Friday, February 5, 2010

What's Shakin?

In the YA section of Central library you may have noticed some new displays.

We are always trying to mix things up and make sure that all of our great material gets its chance to be in the spotlight.

First up is our new display of non fiction material! If you love reality television, documentaries or just interesting stories of real life, this is the section for you.

This year, in particular, had a great crop of non fiction titles that are aimed at teens. Right next to the Youth Services desk you can find a display of some of our favorites. For instance, on this day, here were some of the books being showcased:

1968, THE YEAR AMERICA GREW UP From racial and gender equality fights to the struggle against the draft and the Vietnam war, in 1968 Americans asked questions and fought for their rights. Now, 30 years later, we look back on that seminal year--from Dr. Martin Luther King, Jr.'s assassination to the Columbia University riots to our changing role among other nations--in this gripping introduction to the events home and abroad.

Gay America: Struggle for Equality: Milestones of gay and lesbian life in the United States are brought together in the first-ever nonfiction book published specifically for teens." Profusely illustrated with archival images, the groundbreaking "Gay America "reveals how gay men and women have lived, worked, and loved for the past 125 years.

Life Doesn't Begin 5 Pounds from Now-For any woman who has bonded with a stranger by complaining about how fat she feels, here is a thoughtful and inspiring guide to breaking the cycle of body criticism and creating a powerful and healthy self-image.

Close to Shore
-Four deaths. One maiming. One shark. . .
In mesmerizing detail, journalist Michael Capuzzo's CLOSE TO SHORE recounts the dramatic true story of a series of shark attacks that occurred along the New Jersey shore in July 1916 -- resulting in the largest shark hunt in history, and the end of Americans' naivete about the dangers of the sea.

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Our other new highlighted section comes from the biography section. Located in between our display of new material and the CD collection, you can find some of the most interesting lives lived. Take a walk in someone else's shoes with some of these titles!

Here are some recent selections from the display:

This Land Was Made for You and Me: The Life and Songs of Woody Guthrie- Before Springsteen and before Dylan, there was Woody Guthrie. "All you can write is what you see," Guthrie wrote across the bottom of his hand-written lyrics for the song, and that is what Woody Guthrie did over and over again in his often difficult lifetime. Through his music, he voiced the struggles and the suffering he saw during the Great Depression, the spirit of and courage of workers fighting for unions, the tragic death of sailors during World War II.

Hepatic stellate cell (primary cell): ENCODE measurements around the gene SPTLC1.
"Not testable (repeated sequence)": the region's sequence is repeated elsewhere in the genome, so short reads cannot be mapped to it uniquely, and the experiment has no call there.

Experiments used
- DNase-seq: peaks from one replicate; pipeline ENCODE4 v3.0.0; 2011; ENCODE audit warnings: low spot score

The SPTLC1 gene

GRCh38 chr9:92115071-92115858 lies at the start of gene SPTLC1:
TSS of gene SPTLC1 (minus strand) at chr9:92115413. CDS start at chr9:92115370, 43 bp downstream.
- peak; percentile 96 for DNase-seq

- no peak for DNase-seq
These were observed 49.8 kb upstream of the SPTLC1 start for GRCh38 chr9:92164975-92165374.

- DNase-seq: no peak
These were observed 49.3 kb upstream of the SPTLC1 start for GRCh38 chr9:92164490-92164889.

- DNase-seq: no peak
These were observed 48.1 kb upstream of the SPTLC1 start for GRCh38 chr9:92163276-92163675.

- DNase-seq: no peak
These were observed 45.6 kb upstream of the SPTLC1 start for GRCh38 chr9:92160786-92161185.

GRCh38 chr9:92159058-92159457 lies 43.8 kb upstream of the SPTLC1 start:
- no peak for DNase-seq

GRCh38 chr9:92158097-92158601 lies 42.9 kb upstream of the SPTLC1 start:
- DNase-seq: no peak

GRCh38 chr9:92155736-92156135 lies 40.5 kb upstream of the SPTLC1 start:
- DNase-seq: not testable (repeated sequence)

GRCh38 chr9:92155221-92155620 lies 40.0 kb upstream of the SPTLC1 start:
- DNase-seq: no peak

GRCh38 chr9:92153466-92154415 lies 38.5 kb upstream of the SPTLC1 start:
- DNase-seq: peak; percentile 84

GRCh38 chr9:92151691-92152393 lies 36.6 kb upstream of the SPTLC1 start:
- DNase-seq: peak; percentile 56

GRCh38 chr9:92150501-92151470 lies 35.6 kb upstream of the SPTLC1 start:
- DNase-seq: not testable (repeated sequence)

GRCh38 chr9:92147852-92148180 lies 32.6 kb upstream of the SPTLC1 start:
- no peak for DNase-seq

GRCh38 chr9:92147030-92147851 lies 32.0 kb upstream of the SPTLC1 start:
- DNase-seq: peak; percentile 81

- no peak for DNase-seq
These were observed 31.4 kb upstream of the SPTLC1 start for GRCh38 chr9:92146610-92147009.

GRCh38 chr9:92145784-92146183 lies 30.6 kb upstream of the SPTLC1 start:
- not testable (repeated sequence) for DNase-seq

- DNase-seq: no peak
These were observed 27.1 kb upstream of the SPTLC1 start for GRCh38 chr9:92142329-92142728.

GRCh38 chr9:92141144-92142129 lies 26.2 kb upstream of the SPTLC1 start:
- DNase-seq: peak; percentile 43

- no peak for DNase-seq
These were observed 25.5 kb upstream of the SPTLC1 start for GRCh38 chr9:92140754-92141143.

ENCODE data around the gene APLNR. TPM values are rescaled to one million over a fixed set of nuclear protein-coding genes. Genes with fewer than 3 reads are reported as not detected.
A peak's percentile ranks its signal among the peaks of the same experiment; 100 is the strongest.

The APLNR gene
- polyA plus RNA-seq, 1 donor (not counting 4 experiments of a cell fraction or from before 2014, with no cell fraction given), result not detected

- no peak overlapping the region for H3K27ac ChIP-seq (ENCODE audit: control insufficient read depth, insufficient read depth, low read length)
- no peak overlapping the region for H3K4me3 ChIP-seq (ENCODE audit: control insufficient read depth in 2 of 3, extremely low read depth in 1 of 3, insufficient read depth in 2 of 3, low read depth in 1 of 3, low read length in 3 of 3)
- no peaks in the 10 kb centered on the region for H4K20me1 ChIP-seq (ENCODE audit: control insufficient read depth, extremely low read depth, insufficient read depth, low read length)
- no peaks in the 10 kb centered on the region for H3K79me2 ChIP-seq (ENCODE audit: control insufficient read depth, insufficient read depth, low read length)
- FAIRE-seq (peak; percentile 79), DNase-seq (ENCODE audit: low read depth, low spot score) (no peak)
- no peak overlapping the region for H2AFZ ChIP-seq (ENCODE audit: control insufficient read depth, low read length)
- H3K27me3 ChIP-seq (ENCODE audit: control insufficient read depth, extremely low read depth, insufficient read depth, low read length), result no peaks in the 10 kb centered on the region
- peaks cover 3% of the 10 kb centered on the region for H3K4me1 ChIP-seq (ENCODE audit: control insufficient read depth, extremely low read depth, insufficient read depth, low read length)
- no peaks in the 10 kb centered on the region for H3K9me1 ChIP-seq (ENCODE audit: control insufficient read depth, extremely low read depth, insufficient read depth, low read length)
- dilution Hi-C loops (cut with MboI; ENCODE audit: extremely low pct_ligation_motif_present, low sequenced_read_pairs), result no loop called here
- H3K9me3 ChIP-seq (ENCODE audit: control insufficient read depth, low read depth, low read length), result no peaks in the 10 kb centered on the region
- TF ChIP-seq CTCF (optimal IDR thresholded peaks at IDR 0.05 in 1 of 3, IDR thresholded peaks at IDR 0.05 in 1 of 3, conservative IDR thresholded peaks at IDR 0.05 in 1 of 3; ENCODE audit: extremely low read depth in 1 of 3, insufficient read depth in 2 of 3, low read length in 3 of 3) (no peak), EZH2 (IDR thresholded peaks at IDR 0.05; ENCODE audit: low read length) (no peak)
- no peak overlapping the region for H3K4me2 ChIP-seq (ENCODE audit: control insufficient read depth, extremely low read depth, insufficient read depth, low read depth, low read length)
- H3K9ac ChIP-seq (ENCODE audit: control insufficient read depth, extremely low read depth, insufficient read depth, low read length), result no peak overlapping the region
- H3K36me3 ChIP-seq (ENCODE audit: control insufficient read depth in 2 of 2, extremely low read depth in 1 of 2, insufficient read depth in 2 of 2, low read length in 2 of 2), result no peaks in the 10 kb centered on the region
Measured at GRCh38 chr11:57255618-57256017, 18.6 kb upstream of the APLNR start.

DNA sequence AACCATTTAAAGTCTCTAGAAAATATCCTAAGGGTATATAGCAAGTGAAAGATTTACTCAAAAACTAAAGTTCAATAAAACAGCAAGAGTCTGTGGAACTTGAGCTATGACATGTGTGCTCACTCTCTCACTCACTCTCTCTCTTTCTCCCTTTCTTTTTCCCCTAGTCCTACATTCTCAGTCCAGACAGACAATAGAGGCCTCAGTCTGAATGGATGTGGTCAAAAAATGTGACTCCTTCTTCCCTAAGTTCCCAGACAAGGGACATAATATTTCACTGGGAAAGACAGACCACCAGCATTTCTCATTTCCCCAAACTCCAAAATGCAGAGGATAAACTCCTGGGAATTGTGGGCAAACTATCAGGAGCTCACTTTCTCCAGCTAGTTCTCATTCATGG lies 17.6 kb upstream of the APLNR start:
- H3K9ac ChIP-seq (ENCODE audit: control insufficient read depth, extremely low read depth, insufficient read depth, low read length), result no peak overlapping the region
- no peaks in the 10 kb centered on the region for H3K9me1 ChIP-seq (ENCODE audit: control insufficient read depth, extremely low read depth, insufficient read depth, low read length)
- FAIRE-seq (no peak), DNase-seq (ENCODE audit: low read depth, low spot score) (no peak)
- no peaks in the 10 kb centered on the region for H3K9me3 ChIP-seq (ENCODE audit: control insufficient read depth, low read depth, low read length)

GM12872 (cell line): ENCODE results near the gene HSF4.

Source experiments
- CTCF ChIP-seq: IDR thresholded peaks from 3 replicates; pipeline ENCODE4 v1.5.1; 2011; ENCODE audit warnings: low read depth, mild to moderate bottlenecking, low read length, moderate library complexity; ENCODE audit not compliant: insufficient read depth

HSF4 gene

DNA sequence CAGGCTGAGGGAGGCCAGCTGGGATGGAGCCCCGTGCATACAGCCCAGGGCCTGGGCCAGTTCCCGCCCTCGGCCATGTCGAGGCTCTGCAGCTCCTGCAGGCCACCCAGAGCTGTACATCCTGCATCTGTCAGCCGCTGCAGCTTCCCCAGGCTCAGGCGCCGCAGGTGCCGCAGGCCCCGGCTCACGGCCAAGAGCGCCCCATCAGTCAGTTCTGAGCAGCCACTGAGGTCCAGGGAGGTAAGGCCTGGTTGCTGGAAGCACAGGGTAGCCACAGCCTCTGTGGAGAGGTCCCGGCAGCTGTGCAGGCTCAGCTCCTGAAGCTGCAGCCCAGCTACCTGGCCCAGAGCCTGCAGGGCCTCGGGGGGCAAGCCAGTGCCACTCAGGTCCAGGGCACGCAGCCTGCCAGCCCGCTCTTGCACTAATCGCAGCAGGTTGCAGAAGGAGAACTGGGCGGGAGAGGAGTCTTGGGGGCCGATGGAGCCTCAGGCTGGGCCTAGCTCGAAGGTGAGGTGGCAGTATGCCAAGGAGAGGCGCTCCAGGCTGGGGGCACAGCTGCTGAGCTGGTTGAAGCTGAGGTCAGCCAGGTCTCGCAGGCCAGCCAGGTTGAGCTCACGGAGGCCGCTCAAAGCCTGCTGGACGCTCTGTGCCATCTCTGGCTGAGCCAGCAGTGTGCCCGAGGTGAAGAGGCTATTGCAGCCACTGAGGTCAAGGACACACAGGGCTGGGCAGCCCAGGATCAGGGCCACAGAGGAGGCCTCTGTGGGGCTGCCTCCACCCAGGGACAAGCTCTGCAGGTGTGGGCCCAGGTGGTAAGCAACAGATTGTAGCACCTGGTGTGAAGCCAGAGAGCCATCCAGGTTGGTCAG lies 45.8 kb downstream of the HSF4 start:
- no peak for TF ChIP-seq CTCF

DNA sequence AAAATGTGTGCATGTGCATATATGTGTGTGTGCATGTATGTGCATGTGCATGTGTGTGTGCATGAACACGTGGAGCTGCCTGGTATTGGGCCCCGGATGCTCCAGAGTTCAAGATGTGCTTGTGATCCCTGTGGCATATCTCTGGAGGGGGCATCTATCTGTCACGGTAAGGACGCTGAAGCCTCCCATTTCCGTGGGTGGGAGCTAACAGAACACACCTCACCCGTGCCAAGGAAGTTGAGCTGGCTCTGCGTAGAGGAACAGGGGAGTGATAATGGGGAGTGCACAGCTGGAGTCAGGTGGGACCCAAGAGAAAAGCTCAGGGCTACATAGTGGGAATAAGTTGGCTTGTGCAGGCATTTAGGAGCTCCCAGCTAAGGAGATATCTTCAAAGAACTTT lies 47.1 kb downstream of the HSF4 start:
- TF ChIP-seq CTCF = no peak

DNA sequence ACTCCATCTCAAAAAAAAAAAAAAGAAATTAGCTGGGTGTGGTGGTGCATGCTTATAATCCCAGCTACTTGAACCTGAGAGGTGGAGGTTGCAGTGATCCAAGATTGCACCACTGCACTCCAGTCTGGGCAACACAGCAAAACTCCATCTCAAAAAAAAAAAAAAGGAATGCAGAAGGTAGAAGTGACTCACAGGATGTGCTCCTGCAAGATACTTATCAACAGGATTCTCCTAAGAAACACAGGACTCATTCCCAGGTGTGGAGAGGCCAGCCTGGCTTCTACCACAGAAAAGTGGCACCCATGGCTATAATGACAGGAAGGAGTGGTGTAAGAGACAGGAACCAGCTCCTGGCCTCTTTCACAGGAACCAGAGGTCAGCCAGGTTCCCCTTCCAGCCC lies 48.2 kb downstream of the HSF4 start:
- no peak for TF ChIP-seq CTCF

The Radioactive Boy Scout: The Frightening True Story of a Whiz Kid and His Homemade Nuclear Reactor
-Growing up in suburban Detroit, David Hahn was fascinated by science. While he was working on his Atomic Energy badge for the Boy Scouts, David's obsessive attention turned to nuclear energy. Throwing caution to the wind, he plunged into a new project: building a model nuclear reactor in his backyard garden shed.

Young Black and Determined: The Story of Lorraine Hansberry-
Hansberry once noted that she was sent to kindergarten on Chicago's South Side too well dressed for the Depression years. "The kids beat me up; and I think it was from that moment I became a rebel.". Readers can drink in the whole civil rights history of much of this century and an in-depth treatment of Hansberry's major play, A Raisin in the Sun, along with her fascinating life.
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We keep both these displays full of books that are worth taking a look at! So, pick em up, look through them and get ready to jump into the world of non-fiction. Sometimes true life is just more interesting than fiction!


Book blurbs are from BookLetters

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